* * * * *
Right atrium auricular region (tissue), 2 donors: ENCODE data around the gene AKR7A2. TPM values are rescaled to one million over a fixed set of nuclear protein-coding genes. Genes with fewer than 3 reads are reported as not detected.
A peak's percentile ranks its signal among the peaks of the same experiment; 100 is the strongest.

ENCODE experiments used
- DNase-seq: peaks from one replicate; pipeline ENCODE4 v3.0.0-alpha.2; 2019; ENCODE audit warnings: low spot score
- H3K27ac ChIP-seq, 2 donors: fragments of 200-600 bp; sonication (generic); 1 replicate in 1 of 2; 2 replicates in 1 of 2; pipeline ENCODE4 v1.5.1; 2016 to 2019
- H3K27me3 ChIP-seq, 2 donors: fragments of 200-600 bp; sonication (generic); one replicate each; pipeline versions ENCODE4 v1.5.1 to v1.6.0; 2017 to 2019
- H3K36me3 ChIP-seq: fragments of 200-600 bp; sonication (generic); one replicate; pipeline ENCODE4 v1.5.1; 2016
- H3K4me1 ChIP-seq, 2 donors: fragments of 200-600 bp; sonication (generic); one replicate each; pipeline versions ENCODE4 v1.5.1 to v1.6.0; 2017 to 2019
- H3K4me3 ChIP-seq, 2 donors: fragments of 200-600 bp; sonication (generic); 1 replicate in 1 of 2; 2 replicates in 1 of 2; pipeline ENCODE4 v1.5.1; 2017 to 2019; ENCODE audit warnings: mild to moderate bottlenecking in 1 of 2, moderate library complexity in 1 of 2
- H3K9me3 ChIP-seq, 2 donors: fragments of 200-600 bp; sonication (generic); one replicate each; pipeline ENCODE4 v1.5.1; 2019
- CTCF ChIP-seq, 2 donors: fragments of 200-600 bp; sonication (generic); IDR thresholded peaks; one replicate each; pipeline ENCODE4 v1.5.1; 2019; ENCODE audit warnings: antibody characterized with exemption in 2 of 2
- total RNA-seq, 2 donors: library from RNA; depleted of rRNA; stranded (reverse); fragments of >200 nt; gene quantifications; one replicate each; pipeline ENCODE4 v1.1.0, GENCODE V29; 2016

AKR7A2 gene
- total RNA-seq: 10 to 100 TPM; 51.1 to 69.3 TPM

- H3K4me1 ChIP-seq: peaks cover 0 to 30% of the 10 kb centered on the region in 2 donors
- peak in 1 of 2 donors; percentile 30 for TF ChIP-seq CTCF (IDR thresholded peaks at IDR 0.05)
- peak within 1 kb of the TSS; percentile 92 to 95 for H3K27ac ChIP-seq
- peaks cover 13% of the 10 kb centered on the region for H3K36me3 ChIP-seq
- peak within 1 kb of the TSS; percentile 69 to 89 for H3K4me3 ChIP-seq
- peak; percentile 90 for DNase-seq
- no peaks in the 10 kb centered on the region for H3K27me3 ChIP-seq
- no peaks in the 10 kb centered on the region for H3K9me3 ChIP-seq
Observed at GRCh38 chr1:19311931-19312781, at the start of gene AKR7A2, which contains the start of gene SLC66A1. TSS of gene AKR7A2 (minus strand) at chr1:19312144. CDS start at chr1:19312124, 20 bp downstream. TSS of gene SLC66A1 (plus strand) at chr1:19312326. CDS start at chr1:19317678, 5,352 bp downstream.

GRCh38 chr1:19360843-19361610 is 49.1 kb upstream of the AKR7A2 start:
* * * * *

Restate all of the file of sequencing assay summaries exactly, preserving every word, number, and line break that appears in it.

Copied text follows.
Right atrium auricular region (tissue), 2 donors: ENCODE data around the gene AKR7A2. TPM values are rescaled to one million over a fixed set of nuclear protein-coding genes. Genes with fewer than 3 reads are reported as not detected.
A peak's percentile ranks its signal among the peaks of the same experiment; 100 is the strongest.

ENCODE experiments used
- DNase-seq: peaks from one replicate; pipeline ENCODE4 v3.0.0-alpha.2; 2019; ENCODE audit warnings: low spot score
- H3K27ac ChIP-seq, 2 donors: fragments of 200-600 bp; sonication (generic); 1 replicate in 1 of 2; 2 replicates in 1 of 2; pipeline ENCODE4 v1.5.1; 2016 to 2019
- H3K27me3 ChIP-seq, 2 donors: fragments of 200-600 bp; sonication (generic); one replicate each; pipeline versions ENCODE4 v1.5.1 to v1.6.0; 2017 to 2019
- H3K36me3 ChIP-seq: fragments of 200-600 bp; sonication (generic); one replicate; pipeline ENCODE4 v1.5.1; 2016
- H3K4me1 ChIP-seq, 2 donors: fragments of 200-600 bp; sonication (generic); one replicate each; pipeline versions ENCODE4 v1.5.1 to v1.6.0; 2017 to 2019
- H3K4me3 ChIP-seq, 2 donors: fragments of 200-600 bp; sonication (generic); 1 replicate in 1 of 2; 2 replicates in 1 of 2; pipeline ENCODE4 v1.5.1; 2017 to 2019; ENCODE audit warnings: mild to moderate bottlenecking in 1 of 2, moderate library complexity in 1 of 2
- H3K9me3 ChIP-seq, 2 donors: fragments of 200-600 bp; sonication (generic); one replicate each; pipeline ENCODE4 v1.5.1; 2019
- CTCF ChIP-seq, 2 donors: fragments of 200-600 bp; sonication (generic); IDR thresholded peaks; one replicate each; pipeline ENCODE4 v1.5.1; 2019; ENCODE audit warnings: antibody characterized with exemption in 2 of 2
- total RNA-seq, 2 donors: library from RNA; depleted of rRNA; stranded (reverse); fragments of >200 nt; gene quantifications; one replicate each; pipeline ENCODE4 v1.1.0, GENCODE V29; 2016

AKR7A2 gene
- total RNA-seq: 10 to 100 TPM; 51.1 to 69.3 TPM

- H3K4me1 ChIP-seq: peaks cover 0 to 30% of the 10 kb centered on the region in 2 donors
- peak in 1 of 2 donors; percentile 30 for TF ChIP-seq CTCF (IDR thresholded peaks at IDR 0.05)
- peak within 1 kb of the TSS; percentile 92 to 95 for H3K27ac ChIP-seq
- peaks cover 13% of the 10 kb centered on the region for H3K36me3 ChIP-seq
- peak within 1 kb of the TSS; percentile 69 to 89 for H3K4me3 ChIP-seq
- peak; percentile 90 for DNase-seq
- no peaks in the 10 kb centered on the region for H3K27me3 ChIP-seq
- no peaks in the 10 kb centered on the region for H3K9me3 ChIP-seq
Observed at GRCh38 chr1:19311931-19312781, at the start of gene AKR7A2, which contains the start of gene SLC66A1. TSS of gene AKR7A2 (minus strand) at chr1:19312144. CDS start at chr1:19312124, 20 bp downstream. TSS of gene SLC66A1 (plus strand) at chr1:19312326. CDS start at chr1:19317678, 5,352 bp downstream.

GRCh38 chr1:19360843-19361610 is 49.1 kb upstream of the AKR7A2 start: